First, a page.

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RE: Monarchs: How Can I help This Late in the Season?

Hi Treehugger--Thank you for taking care of them by providing fall nectar sources--it's an area we can forget pretty easily.

Do you have access to a native plant source or even a Wild Ones Chapter? Wild Ones chapters are a great resource and you could connect with people who would be happy to share some of these fall flowering plants with you.

In addition to what John said about the pesticides (they actually sell plant for pollinators while those plants have potentially been treated with neonicotinoids (51% in one study)), sometimes the fall asters at the Big Box stores aren't generally ones that will provide any sustenance, if they are cultivars,etc. They might not have native fall flowers.

Below is a link to a list of native plants--New England Aster is a beauty--butterflies and others love it. New York Ironweed is also another attractive plant for them too. I'm not super-familiar with the goldenrods they list, but there might others that would work for you too.

Take care.

Here is a link that might be useful: Native plant list


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RE: Monarchs: How Can I help This Late in the Season?

OK. I ordered zinnia seeds and more cosmos. Success on New York Ironweed plant. I found a gallon pot from earthly delights. Still no one has new england asters except for the purple dome cultivar. Would that be good or not? Thanks for all of your help.


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RE: Monarchs: How Can I help This Late in the Season?

It's worth trying the cultivar of the New England Aster. I can't guarantee you'll get Monarchs on it, I've always had the straight native, the tallish one. The Ironweed plant will get visits too. The zinnias will be popular as long as they bloom in time.

You'll be ready for next fall which is also really important!

Thank you for caring so much! So nice to know there are others out there. :)


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RE: Monarchs: How Can I help This Late in the Season?

Tree, I just happen to have some New England Asters in my garden. Would you like seed? They would work for next year...

John


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RE: Monarchs: How Can I help This Late in the Season?

That would be great. I can that seeds are going to be my main option. That's not good as I am not great with seeds at all. I guess I will have to learn. Do you happen to have wild or native Liatris? Thanks a lot, John!


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RE: Monarchs: How Can I help This Late in the Season?

I bought some Asclepias incarnata seeds yesterday and put them in the fridge. How do you recommend proceeding? I have raised Monarch caterpillars in the past and released them...the most I ever released in one day was twenty one.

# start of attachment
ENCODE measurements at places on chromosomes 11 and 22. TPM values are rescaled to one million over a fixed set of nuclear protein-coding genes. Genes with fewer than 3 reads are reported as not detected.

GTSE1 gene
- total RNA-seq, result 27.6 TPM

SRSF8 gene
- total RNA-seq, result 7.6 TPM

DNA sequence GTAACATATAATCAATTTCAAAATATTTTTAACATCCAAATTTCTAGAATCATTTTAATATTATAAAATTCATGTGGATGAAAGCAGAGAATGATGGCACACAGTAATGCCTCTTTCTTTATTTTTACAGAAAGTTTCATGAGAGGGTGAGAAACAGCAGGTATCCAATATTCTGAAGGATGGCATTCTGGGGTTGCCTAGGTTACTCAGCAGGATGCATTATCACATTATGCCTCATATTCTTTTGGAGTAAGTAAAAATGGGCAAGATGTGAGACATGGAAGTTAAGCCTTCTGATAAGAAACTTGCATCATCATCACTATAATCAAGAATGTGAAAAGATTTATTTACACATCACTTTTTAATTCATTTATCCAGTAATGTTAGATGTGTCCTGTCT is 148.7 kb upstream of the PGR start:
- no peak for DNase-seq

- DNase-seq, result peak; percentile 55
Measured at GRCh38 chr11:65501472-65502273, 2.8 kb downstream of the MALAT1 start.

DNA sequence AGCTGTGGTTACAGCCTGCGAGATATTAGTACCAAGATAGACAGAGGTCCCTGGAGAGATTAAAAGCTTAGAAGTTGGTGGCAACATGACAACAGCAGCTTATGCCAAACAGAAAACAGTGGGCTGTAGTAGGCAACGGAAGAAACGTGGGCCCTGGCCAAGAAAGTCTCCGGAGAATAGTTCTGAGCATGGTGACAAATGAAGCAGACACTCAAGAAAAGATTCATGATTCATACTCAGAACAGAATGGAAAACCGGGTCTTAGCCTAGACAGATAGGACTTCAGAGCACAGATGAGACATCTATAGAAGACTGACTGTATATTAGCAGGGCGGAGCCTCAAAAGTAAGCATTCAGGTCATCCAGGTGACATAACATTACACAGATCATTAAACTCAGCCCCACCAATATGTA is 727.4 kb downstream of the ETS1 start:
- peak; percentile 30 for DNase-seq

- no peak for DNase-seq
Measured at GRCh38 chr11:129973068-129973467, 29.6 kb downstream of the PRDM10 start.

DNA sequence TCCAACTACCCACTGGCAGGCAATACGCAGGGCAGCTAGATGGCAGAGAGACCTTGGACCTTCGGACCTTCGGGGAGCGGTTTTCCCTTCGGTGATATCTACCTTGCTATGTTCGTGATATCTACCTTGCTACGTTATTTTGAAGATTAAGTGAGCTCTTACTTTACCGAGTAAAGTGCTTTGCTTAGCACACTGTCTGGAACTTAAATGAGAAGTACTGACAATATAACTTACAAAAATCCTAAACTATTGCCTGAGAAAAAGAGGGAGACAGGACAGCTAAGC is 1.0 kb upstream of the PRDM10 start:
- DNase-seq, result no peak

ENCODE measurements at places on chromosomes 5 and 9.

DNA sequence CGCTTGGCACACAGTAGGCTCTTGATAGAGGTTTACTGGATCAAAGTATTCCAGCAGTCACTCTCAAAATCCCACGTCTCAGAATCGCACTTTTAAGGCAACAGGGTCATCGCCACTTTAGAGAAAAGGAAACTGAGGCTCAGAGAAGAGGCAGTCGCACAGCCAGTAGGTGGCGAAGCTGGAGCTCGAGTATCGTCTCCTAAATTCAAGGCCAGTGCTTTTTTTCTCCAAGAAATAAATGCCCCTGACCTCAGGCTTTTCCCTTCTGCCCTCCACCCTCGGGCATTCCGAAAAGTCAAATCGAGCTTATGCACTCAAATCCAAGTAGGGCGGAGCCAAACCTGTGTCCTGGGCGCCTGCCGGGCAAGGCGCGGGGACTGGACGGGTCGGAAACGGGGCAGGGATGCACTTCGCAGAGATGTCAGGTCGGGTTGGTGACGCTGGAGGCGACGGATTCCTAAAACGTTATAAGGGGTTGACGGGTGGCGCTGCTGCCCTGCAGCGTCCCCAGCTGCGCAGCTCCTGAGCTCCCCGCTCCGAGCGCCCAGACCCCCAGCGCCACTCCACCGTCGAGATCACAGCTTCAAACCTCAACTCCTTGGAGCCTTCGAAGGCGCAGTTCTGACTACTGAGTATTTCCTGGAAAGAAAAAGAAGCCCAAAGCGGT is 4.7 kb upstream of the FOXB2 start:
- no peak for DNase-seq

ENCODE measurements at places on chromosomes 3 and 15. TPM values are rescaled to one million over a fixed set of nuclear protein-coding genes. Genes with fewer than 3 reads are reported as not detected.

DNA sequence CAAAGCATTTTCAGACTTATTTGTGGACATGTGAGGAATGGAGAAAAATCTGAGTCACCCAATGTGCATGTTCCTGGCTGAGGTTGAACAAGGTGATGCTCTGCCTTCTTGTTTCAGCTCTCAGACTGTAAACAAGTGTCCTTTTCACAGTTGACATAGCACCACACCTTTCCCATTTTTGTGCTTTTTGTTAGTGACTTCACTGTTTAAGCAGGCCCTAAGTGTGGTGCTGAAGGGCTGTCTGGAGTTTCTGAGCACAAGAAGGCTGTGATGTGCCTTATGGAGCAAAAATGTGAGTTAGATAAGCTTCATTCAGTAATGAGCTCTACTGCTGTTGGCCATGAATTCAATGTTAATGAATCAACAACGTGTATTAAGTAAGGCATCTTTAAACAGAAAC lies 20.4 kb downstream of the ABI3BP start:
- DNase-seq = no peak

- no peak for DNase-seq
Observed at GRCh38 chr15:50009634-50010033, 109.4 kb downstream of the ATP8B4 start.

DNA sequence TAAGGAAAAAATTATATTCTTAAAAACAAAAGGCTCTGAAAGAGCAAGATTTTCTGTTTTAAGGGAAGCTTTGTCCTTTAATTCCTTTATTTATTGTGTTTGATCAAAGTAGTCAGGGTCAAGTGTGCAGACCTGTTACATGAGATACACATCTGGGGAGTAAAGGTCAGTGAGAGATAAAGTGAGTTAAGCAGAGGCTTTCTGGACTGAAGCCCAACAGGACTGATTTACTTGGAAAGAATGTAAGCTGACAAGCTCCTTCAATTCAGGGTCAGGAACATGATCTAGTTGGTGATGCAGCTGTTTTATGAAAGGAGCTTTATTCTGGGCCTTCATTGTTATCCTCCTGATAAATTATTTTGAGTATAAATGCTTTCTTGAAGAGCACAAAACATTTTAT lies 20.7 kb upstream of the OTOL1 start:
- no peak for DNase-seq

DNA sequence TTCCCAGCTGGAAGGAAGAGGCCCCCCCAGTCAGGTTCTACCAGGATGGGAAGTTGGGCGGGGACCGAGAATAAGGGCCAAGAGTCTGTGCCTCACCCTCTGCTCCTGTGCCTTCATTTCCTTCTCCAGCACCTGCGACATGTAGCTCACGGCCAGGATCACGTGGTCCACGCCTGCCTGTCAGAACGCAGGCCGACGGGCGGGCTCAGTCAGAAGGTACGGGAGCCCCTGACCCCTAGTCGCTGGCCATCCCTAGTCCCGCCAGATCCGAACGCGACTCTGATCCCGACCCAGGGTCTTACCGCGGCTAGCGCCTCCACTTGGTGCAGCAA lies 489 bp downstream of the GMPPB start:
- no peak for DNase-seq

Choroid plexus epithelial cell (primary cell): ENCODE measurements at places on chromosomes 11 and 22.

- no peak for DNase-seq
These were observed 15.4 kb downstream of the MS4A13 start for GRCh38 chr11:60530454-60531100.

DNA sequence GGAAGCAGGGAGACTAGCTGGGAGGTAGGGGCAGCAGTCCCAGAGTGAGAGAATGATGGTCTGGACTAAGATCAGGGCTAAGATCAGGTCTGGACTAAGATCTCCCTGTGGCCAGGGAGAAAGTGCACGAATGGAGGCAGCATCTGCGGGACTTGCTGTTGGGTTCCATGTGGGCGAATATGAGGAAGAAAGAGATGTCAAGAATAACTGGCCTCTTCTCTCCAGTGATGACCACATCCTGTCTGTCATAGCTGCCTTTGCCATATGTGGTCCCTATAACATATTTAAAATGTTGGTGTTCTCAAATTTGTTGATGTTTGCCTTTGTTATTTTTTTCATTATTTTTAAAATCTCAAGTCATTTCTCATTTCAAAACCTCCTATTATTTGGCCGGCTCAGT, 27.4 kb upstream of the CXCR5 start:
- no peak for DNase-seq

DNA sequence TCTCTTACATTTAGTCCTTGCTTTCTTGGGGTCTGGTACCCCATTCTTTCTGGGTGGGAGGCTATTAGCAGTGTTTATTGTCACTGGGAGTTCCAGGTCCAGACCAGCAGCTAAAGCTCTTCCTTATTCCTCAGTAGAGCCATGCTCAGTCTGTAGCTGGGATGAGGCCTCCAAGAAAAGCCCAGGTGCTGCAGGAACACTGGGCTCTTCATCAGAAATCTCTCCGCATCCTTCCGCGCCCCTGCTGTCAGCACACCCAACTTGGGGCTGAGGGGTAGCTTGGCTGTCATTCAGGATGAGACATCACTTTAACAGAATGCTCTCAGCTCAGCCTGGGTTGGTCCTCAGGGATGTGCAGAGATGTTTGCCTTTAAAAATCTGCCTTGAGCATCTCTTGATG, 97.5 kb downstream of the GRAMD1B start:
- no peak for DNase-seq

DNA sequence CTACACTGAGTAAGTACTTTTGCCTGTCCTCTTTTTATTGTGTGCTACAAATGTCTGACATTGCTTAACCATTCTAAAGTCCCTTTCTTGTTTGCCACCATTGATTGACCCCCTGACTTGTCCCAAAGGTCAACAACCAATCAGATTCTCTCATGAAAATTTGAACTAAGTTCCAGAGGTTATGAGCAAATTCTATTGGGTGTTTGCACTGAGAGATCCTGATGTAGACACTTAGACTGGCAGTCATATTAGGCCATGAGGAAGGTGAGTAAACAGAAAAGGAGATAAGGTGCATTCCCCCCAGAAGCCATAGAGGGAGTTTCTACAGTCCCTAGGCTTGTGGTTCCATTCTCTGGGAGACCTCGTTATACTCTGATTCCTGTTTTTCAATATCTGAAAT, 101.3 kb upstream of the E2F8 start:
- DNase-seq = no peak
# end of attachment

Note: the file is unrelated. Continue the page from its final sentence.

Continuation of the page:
I missed out by one, in a Garden Club plant swap to get a nice clump of New England Asters. I could use seeds for those, or butterfly weed or anything you recommend. I do have monarda and buddleia. And cosmos. Thanks for helping the Monarchs.


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RE: Monarchs: How Can I help This Late in the Season?

Cottonwood,
It's too late in the season to start any more Milkweed seeds, as they'll never make it thru the winter. I recommend storing in the fridge until Winter and then transferring into an unheated shed or garage, Ziploc baggies in a jar so that nothing can get at them. Spring sow for best results.
I can send you some seeds for the Monarch, such as Asters, Butterflyweed and Common Milkweed. I also have other nectar and host plant seed to offer.

Tree,
I have Liatris lingulistylis, or Prairie Blazing Star. I don't know if they're native in MD, but they sure attract the Monarchs here in Wisconsin :-)> You are certainly welcome to some.

All seeds this Fall will have to undergo stratification, so find a corner in your garages (unheated) or sheds and place them in jars for the Winter. You can also Winter sow if you so desire.
Thank you guys for helping the Monarch and other butterflies

John


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RE: Monarchs: How Can I help This Late in the Season?

You can often find discounted plants at nurseries in late summer. Fall planting plants gives you a huge head start on next season compared to seeds. good luck


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RE: Monarchs: How Can I help This Late in the Season?

I think we should start a newbie adoption thread so people with good butterfly plants in their gardens can plan to save as much seed as possible to share with those just getting started. I've already started keeping an eye out for seeds as they ripen in my garden, and I'll make an effort to dry and store as many as possible to share with others.

Martha


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RE: Monarchs: How Can I help This Late in the Season?

Martha, That's an excellent idea! I think I will wipe John out! Will you start the thread?


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RE: Monarchs: How Can I help This Late in the Season?

Yes, I started a new thread. I may post on the seed exchange forum also. There was great response to the newbie milkweed thread(s).

Martha